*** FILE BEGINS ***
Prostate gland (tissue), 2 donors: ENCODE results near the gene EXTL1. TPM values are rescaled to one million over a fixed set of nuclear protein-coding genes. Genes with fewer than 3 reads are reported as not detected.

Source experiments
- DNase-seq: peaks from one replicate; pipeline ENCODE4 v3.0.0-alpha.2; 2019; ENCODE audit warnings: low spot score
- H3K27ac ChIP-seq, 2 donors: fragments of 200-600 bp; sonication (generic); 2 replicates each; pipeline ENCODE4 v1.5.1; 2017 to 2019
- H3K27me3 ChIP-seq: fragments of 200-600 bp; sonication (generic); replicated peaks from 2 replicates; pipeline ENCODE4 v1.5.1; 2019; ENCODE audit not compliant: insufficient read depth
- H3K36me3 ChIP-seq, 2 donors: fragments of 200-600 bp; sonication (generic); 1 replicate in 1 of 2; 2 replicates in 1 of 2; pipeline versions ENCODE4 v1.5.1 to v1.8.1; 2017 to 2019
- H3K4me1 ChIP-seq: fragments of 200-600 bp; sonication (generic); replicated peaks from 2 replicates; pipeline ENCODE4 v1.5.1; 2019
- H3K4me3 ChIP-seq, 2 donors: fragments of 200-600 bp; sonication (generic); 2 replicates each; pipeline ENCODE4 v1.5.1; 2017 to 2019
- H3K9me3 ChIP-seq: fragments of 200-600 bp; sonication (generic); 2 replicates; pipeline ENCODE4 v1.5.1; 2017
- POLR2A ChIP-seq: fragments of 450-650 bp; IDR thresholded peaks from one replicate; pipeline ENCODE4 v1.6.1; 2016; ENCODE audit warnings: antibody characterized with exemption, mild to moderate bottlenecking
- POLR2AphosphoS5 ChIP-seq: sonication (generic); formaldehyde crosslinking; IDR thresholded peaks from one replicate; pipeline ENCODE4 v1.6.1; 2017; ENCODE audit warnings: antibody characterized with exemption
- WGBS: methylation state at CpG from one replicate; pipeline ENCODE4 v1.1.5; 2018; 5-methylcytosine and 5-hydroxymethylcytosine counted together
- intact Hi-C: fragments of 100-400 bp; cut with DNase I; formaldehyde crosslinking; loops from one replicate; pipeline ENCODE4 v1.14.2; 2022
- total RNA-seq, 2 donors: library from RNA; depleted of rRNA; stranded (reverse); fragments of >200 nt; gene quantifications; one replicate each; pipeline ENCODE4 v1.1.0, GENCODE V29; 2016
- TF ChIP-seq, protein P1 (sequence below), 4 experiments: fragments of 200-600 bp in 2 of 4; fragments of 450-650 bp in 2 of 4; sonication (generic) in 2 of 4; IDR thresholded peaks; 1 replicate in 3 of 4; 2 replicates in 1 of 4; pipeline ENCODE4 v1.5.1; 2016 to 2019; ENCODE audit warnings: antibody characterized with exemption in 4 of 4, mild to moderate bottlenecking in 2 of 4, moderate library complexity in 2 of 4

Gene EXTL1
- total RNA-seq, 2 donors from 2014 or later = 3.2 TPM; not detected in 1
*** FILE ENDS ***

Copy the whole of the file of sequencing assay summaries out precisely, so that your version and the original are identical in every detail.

Prostate gland (tissue), 2 donors: ENCODE results near the gene EXTL1. TPM values are rescaled to one million over a fixed set of nuclear protein-coding genes. Genes with fewer than 3 reads are reported as not detected.

Source experiments
- DNase-seq: peaks from one replicate; pipeline ENCODE4 v3.0.0-alpha.2; 2019; ENCODE audit warnings: low spot score
- H3K27ac ChIP-seq, 2 donors: fragments of 200-600 bp; sonication (generic); 2 replicates each; pipeline ENCODE4 v1.5.1; 2017 to 2019
- H3K27me3 ChIP-seq: fragments of 200-600 bp; sonication (generic); replicated peaks from 2 replicates; pipeline ENCODE4 v1.5.1; 2019; ENCODE audit not compliant: insufficient read depth
- H3K36me3 ChIP-seq, 2 donors: fragments of 200-600 bp; sonication (generic); 1 replicate in 1 of 2; 2 replicates in 1 of 2; pipeline versions ENCODE4 v1.5.1 to v1.8.1; 2017 to 2019
- H3K4me1 ChIP-seq: fragments of 200-600 bp; sonication (generic); replicated peaks from 2 replicates; pipeline ENCODE4 v1.5.1; 2019
- H3K4me3 ChIP-seq, 2 donors: fragments of 200-600 bp; sonication (generic); 2 replicates each; pipeline ENCODE4 v1.5.1; 2017 to 2019
- H3K9me3 ChIP-seq: fragments of 200-600 bp; sonication (generic); 2 replicates; pipeline ENCODE4 v1.5.1; 2017
- POLR2A ChIP-seq: fragments of 450-650 bp; IDR thresholded peaks from one replicate; pipeline ENCODE4 v1.6.1; 2016; ENCODE audit warnings: antibody characterized with exemption, mild to moderate bottlenecking
- POLR2AphosphoS5 ChIP-seq: sonication (generic); formaldehyde crosslinking; IDR thresholded peaks from one replicate; pipeline ENCODE4 v1.6.1; 2017; ENCODE audit warnings: antibody characterized with exemption
- WGBS: methylation state at CpG from one replicate; pipeline ENCODE4 v1.1.5; 2018; 5-methylcytosine and 5-hydroxymethylcytosine counted together
- intact Hi-C: fragments of 100-400 bp; cut with DNase I; formaldehyde crosslinking; loops from one replicate; pipeline ENCODE4 v1.14.2; 2022
- total RNA-seq, 2 donors: library from RNA; depleted of rRNA; stranded (reverse); fragments of >200 nt; gene quantifications; one replicate each; pipeline ENCODE4 v1.1.0, GENCODE V29; 2016
- TF ChIP-seq, protein P1 (sequence below), 4 experiments: fragments of 200-600 bp in 2 of 4; fragments of 450-650 bp in 2 of 4; sonication (generic) in 2 of 4; IDR thresholded peaks; 1 replicate in 3 of 4; 2 replicates in 1 of 4; pipeline ENCODE4 v1.5.1; 2016 to 2019; ENCODE audit warnings: antibody characterized with exemption in 4 of 4, mild to moderate bottlenecking in 2 of 4, moderate library complexity in 2 of 4

Gene EXTL1
- total RNA-seq, 2 donors from 2014 or later = 3.2 TPM; not detected in 1